The spores can, if carried by the wind, cover distances of several kilometers.
The Ciborrinia fungus develops well when the temperature is between 10-20 ° C and the humidity is high, much less well at lower or higher temperatures and undergoes a significant decline in periods of drought (15-20 days). It is therefore not active in autumn and at the beginning of winter.
At present, a complete and effective remedy against the Ciborrinia Camelliae Konh fungus has not yet been identified, in any case preventive measures have proved highly effective.
Among the different strategies proposed to break the life cycle of the fungus and which have given excellent results, we list some suggestions:
Camellia growers now have chemicals available to facilitate their fight against the fungus, including in two categories:
The phytosanitary service of the Lazio Region can suggest the most suitable type of fungicide on the market, with related directives for the use of the products.
At present, adopting all the suggestions and results achieved so far, the mushroom under consideration is no longer an invincible, sneaky and unstoppable bugbear. In China, Japan, USA and now also in New Zealand, the cultivation of camellia proceeds regularly without trauma or drama; camellia producers continue to sell millions of camellias a year because they have learned to live with the disease and know how to curb it.
Why has this disease continued to survive for over 80 years since its discovery? What are the possible reasons that make it so difficult to completely eradicate?
The cyborrhine fungus, thanks to the great resistance possessed by sclerotia, is one of the most difficult fungi to fight, as indeed all those that leave hibernating organs in the ground with marked saprophytic life capacities, such as Botrytis, Sclerotinia, etc. To all this it must be added that each apothecium can spread millions of ascospores which, carried by the wind, can spread even kilometers away.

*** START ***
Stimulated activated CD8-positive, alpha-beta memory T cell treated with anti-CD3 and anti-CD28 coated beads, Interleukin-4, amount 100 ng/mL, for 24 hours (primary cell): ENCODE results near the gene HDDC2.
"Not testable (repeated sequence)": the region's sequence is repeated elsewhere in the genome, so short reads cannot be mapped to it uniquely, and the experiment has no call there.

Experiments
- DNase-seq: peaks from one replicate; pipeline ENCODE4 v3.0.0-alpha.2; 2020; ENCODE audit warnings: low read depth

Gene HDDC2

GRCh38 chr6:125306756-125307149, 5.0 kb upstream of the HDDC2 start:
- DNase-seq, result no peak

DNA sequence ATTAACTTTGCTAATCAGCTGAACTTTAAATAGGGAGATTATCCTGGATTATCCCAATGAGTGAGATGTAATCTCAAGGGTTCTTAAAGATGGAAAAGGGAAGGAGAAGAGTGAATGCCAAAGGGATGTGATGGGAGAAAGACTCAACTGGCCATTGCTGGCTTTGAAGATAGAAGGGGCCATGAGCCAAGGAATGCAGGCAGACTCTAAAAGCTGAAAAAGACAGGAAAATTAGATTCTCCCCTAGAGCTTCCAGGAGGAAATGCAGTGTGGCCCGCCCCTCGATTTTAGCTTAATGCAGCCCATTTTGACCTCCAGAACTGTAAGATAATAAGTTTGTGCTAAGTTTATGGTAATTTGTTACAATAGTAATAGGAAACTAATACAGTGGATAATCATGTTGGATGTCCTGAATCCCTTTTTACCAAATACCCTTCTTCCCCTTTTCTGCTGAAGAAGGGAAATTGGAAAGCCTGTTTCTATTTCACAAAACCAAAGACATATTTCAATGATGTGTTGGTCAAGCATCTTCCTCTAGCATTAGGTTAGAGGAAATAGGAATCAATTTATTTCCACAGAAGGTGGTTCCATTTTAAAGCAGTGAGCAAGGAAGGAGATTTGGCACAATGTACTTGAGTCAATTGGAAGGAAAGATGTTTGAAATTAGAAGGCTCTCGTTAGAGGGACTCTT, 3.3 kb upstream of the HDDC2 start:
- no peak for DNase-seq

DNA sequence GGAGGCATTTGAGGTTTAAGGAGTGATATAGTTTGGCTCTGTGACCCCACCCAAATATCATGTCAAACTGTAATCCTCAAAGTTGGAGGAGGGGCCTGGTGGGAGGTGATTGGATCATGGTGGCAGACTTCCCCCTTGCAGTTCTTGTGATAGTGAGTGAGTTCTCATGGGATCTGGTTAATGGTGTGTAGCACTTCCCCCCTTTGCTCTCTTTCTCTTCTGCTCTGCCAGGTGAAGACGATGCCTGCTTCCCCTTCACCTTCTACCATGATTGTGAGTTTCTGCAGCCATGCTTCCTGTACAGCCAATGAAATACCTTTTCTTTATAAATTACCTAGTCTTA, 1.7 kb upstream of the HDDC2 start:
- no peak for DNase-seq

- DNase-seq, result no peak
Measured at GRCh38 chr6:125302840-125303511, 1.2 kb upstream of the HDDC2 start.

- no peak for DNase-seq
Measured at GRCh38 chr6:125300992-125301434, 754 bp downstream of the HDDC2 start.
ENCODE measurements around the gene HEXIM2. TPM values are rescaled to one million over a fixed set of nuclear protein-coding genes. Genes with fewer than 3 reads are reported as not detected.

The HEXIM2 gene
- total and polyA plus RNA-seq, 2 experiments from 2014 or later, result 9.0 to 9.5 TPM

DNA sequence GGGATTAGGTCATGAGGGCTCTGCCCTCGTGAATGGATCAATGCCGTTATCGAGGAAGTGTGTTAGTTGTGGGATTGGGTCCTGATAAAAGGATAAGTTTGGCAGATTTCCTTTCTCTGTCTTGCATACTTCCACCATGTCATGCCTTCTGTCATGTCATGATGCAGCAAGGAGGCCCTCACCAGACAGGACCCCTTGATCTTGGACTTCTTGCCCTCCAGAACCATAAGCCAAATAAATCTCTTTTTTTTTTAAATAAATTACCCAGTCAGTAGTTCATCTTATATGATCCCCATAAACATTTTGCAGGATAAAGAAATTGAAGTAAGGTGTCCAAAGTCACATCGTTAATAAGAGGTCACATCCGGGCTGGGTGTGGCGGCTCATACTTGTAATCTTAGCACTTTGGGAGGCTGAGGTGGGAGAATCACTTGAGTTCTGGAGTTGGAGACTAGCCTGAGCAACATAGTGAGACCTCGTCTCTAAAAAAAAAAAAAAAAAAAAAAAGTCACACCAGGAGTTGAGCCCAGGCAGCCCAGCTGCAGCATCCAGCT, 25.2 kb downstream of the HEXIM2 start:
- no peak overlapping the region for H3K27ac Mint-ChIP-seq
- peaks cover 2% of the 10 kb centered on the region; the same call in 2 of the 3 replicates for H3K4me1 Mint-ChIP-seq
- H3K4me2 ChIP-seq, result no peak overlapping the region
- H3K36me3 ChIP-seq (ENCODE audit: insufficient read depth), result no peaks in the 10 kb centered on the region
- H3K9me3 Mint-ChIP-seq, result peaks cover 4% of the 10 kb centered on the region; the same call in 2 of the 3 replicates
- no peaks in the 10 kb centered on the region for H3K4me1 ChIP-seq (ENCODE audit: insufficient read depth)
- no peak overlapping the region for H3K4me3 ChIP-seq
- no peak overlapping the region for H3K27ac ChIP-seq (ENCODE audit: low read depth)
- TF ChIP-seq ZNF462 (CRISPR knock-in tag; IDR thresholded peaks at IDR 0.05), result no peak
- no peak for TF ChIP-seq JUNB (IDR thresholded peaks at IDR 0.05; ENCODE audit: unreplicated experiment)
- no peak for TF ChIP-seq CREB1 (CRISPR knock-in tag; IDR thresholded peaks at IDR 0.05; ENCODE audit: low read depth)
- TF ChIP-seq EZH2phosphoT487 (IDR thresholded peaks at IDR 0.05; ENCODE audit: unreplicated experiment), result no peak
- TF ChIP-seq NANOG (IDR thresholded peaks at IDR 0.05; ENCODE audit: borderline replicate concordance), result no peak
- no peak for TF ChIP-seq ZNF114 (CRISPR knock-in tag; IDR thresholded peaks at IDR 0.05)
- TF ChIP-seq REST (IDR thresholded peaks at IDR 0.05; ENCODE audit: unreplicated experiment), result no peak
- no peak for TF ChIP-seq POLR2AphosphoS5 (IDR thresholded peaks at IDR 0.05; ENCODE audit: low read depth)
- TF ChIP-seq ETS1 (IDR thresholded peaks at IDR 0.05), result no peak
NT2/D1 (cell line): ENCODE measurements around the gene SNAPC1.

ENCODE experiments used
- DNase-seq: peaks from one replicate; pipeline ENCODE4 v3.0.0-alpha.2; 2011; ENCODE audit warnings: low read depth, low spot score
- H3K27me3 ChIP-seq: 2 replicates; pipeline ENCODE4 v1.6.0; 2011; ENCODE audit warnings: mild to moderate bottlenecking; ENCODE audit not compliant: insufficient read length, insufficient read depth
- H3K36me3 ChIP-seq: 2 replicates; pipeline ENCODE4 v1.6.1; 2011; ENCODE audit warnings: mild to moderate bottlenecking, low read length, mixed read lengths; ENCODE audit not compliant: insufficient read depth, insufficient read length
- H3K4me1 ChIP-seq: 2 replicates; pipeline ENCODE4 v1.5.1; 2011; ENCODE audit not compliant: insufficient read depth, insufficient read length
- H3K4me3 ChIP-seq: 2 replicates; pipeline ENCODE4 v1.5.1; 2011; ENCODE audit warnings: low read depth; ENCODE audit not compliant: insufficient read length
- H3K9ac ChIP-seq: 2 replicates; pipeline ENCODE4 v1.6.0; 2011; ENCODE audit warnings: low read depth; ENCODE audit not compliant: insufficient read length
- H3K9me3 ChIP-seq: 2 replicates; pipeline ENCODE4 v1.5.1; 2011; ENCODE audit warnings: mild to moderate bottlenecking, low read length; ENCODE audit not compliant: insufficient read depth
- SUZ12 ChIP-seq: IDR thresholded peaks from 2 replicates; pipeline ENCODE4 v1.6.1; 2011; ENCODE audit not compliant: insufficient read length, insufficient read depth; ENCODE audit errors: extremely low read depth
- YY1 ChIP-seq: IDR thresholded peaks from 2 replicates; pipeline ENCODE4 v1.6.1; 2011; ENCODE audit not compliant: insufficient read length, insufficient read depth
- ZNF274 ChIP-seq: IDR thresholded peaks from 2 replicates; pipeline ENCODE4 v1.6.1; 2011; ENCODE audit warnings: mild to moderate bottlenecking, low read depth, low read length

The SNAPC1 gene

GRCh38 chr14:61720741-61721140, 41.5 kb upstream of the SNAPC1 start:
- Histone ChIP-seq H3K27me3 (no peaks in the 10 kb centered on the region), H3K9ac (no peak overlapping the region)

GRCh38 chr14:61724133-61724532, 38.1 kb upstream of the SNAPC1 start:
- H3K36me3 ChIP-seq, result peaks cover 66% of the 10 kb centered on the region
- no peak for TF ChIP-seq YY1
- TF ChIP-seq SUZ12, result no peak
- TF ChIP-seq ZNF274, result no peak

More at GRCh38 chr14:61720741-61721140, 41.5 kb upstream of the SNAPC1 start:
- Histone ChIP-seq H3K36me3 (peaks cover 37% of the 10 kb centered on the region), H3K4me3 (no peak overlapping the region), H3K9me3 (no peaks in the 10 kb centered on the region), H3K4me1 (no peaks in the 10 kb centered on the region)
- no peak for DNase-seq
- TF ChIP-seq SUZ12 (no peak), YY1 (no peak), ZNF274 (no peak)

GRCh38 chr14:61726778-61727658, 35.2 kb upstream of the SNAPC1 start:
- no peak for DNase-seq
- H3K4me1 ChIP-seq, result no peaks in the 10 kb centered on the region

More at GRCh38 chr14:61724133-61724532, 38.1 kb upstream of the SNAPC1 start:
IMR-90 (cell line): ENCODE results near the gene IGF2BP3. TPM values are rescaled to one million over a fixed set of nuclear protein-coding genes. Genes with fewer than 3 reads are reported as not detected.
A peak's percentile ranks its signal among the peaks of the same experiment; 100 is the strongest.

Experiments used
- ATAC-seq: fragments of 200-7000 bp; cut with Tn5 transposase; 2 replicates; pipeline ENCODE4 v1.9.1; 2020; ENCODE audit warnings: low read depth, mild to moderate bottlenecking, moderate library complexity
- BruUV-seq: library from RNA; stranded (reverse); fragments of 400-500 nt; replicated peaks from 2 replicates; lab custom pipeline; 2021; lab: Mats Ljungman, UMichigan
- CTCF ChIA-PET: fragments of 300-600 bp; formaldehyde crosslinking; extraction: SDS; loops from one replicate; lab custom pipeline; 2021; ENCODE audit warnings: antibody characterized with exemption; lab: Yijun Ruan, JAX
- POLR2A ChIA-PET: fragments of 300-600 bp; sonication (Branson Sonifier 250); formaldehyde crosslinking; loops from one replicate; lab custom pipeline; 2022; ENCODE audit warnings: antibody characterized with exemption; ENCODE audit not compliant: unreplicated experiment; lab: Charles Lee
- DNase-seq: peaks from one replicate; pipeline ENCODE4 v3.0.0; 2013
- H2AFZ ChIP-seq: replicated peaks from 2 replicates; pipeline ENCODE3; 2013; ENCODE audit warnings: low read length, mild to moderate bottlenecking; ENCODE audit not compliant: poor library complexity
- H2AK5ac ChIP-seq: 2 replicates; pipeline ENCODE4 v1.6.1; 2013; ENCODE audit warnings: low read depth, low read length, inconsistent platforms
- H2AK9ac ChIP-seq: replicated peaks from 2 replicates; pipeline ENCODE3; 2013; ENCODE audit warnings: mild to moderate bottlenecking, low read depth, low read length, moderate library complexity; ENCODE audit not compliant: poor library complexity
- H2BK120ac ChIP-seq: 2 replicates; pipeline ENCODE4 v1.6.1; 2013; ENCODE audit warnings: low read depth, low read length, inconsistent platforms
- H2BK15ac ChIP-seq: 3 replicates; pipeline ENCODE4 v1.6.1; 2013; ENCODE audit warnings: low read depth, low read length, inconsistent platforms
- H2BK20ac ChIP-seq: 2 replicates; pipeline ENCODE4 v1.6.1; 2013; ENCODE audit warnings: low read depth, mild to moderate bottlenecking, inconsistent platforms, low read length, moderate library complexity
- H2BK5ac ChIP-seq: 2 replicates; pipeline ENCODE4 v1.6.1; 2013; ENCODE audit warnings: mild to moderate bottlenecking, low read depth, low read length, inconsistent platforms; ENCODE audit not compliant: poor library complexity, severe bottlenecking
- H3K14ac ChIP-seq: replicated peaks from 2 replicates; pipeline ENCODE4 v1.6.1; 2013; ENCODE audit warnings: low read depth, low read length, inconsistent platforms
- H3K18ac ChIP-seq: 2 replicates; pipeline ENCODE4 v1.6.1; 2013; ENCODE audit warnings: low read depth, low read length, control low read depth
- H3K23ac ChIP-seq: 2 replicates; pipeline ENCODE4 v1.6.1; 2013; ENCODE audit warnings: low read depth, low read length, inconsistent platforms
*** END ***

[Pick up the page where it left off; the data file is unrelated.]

Then, when the sclerotia finds excellent living conditions (moist soil, rich in vegetation, and a climate of 10-20 ° C), the apothecia and ascospores develop even more numerous.
If we consider that camellia is a plant that has a wide spread and that ascospores ignore the boundaries of each property, it is very difficult to find ways to defend the flowers from their attack.
Based on my long experience in camellia cultivation (over 30 years) I would like to give some advice to camelophiles.
One of the most important precautions to keep the cyborrhine fungus under control are the care and attention with regular pruning and entry of the air and sun into its foliage to obtain flowers less impregnated with humidity (where the ascospores grow well).
For those who own potted camellias it is good not to wet the flowers but only the ground, placing them in periods of rain in more sheltered places.
As for large crops, I suggest what I have done, that is, importing cuttings from abroad without the flower and roots. In addition, in the greenhouses under the shading nets, suspend the rain watering at the time of flowering and adopt drip irrigation, sending the water to the individual pots, each with its own tube.
A good rule of thumb is to grow camellias both in large pots and in the ground, limiting their height to 2-3 m. It is thus possible to have plants that are always well cared for, well pruned, but above all, operations to eliminate flowers affected by diseases are greatly facilitated.
Large trees, especially if grown against walls or walled up alive in squares covered by concrete, represent only large evergreens, with many leaves and few flowers that are difficult to keep under control and without any value.
It would also be good if the news that is given to combat cyborrhyny were disseminated to a wider range by the means of communication and by the bodies that care about plant health and the protection of the landscape.
As a last tip, it is important to observe the phytosanitary requirements issued by the regional phytosanitary services and in particular the obligation to report to these centers the presence of any plant diseases manifested by the plants being reproduced or marketed.
For those who have only a few plants, the report can be made to the regional manager or directly to the nearest phytosanitary center.
Gen. Ettore Rolando